entry.entry.ip.dmsk.s_addr = 0xFFFFFFFF;
      if (inverted_dst)
        entry.entry.ip.invflags |= IPT_INV_DSTIP;

  if (!iptc_append_entry (chain, (struct ipt_entry *) &entry, h))
      fprintf (stderr, "Could not insert a rule in iptables (table %s): %s\n", table, iptc_strerror (errno));
      goto out;

  if (!iptc_commit (h))
      fprintf (stderr, "Could not commit changes in iptables (table %s): %s\n", table, iptc_strerror (errno));
      goto out;

  ret = 0;
  if (h)
    iptc_free (h);

  return ret;

int main (int argc, char **argv)
  unsigned int a, b;

  inet_pton (AF_INET, "", &a);
  inet_pton (AF_INET, "", &b);

  insert_rule ("filter",
  return 0;

Note: The code above was compiled and tested against the 1.4.13 version of iptables.
To compile:

cc `pkg-config –cflags –libs libiptc` source-file.c -o test-iptc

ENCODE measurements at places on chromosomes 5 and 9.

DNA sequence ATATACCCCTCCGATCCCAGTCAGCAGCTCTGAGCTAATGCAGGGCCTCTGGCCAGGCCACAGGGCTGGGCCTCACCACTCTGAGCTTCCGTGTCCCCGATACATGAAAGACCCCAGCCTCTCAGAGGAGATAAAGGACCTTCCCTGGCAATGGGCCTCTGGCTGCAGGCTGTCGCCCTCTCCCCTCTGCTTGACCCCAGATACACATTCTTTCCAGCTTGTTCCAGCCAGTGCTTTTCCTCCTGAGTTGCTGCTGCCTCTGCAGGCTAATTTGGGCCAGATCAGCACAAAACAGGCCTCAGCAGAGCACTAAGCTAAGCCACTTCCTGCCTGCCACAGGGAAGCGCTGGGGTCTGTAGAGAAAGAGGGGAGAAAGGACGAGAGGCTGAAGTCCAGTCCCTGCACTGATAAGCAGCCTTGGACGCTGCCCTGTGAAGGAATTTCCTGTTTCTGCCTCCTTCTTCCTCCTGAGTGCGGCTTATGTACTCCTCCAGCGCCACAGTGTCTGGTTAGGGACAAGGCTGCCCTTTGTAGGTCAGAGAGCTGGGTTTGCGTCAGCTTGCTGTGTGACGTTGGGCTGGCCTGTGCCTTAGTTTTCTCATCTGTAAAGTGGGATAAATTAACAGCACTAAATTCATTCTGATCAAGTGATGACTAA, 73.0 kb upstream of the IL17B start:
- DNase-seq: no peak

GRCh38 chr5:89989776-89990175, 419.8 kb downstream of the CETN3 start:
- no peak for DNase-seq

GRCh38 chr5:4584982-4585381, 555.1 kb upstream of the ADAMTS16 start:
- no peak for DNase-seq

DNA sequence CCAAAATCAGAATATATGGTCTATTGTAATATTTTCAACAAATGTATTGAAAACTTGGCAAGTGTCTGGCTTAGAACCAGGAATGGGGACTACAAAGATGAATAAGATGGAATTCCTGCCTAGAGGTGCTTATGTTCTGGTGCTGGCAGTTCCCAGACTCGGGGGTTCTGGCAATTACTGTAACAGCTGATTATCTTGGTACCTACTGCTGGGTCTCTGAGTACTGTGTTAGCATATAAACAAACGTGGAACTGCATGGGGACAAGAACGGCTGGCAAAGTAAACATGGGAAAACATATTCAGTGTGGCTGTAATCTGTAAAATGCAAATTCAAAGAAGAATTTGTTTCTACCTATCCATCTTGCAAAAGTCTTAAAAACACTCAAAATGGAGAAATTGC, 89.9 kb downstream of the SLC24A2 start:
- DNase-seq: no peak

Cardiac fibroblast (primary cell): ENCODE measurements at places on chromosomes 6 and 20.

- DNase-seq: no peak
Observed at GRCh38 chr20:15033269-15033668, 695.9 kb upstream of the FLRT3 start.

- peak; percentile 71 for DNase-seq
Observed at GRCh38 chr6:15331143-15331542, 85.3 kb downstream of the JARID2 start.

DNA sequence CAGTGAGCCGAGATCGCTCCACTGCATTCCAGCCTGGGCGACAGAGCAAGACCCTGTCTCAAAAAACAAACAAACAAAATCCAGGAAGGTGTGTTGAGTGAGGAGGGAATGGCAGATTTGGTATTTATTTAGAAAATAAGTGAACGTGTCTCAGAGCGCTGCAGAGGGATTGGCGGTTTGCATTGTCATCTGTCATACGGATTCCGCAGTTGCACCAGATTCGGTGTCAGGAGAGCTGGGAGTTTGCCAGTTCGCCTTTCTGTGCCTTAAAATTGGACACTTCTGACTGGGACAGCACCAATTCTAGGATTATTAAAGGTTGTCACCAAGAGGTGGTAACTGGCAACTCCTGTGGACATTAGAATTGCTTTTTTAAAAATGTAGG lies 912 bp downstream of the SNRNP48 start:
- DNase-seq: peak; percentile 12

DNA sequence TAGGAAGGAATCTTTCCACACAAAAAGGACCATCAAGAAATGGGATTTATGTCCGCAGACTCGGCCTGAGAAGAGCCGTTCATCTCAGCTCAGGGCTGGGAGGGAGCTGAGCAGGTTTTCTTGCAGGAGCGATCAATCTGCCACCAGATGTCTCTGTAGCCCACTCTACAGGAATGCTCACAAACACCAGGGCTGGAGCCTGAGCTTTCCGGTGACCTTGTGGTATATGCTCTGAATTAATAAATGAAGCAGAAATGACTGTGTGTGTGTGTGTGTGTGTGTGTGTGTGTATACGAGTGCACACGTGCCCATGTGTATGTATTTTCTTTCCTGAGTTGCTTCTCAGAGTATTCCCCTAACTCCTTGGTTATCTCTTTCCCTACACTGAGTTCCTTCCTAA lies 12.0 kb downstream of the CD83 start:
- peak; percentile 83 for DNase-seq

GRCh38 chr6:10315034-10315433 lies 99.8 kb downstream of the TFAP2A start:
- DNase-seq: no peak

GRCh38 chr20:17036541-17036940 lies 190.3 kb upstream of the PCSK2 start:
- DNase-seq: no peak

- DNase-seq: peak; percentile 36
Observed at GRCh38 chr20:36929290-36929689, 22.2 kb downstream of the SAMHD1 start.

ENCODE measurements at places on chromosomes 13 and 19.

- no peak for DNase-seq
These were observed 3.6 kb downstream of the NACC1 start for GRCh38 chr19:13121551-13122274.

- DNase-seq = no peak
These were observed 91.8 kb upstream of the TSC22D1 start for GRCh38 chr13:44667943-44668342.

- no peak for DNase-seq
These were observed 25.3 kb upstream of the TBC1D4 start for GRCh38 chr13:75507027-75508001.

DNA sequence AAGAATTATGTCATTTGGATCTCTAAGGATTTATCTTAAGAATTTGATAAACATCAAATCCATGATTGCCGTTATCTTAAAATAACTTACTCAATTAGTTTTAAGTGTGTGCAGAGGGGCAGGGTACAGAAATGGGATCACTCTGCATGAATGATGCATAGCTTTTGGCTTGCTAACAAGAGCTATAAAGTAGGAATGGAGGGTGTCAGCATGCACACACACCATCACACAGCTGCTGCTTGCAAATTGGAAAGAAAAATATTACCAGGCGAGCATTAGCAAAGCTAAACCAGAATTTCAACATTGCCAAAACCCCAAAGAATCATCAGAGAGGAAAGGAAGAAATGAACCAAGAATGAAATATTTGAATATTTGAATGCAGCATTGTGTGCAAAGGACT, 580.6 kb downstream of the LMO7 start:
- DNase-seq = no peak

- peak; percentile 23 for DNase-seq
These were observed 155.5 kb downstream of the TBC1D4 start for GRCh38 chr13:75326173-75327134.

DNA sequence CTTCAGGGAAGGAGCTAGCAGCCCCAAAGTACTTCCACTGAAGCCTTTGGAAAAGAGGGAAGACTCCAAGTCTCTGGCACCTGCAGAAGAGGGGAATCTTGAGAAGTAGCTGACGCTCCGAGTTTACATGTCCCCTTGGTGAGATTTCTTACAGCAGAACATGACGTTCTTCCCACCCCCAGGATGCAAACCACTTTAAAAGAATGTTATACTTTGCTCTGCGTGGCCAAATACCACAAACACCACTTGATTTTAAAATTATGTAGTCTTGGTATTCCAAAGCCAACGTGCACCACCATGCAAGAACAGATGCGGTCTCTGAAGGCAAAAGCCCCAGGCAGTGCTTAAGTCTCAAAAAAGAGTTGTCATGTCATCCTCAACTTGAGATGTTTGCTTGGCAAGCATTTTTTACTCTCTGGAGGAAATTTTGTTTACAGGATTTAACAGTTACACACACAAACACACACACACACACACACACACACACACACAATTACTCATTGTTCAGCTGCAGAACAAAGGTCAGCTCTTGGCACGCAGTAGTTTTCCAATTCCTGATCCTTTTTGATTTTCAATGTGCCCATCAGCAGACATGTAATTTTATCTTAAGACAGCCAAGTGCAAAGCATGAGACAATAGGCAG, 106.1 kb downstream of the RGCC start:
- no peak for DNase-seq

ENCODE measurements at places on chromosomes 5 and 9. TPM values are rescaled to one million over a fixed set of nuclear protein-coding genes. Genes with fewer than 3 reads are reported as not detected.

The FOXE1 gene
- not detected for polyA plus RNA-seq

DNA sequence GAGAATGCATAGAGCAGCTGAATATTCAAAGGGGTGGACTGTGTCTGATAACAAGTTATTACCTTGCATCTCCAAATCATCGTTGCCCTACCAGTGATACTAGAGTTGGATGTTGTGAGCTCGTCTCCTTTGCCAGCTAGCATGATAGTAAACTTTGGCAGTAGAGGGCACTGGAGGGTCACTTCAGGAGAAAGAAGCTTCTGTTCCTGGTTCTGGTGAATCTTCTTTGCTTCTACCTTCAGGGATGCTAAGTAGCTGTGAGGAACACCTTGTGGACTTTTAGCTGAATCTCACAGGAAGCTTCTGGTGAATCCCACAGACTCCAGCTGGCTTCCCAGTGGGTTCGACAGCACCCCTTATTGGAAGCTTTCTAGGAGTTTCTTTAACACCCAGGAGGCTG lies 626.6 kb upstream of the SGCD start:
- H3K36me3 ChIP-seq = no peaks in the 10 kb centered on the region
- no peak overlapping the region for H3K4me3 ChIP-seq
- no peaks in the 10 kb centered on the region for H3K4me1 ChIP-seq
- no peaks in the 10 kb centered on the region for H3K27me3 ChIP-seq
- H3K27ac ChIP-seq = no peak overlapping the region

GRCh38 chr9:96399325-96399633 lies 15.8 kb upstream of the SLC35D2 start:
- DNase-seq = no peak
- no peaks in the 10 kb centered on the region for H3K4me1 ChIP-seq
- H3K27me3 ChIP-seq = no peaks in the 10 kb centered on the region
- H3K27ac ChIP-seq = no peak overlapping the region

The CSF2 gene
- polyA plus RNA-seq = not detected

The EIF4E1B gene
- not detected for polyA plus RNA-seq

So, the code in main() above does the equivalent of:

iptables -t filter -A INPUT -s ! -d -j DROP

The main functions used were iptc_init, iptc_append_entry and iptc_commit. There are functions to remove a rule (iptc_delete_num_entry), to iterate over all the rules (iptc_first_rule, iptc_next_rule) and to clear all rules (iptc_flush_entries).

You can check the header file libiptc/libiptc.h to see all available functions and their descriptions. I can post some more examples here in the future if there’s demand to it.

Again, remember that there’s no API stability in IPTC, so, it can change in each new version of iptables.

Hope it’s useful to someone. Feel free to ask anything or to report any issues you have. See you!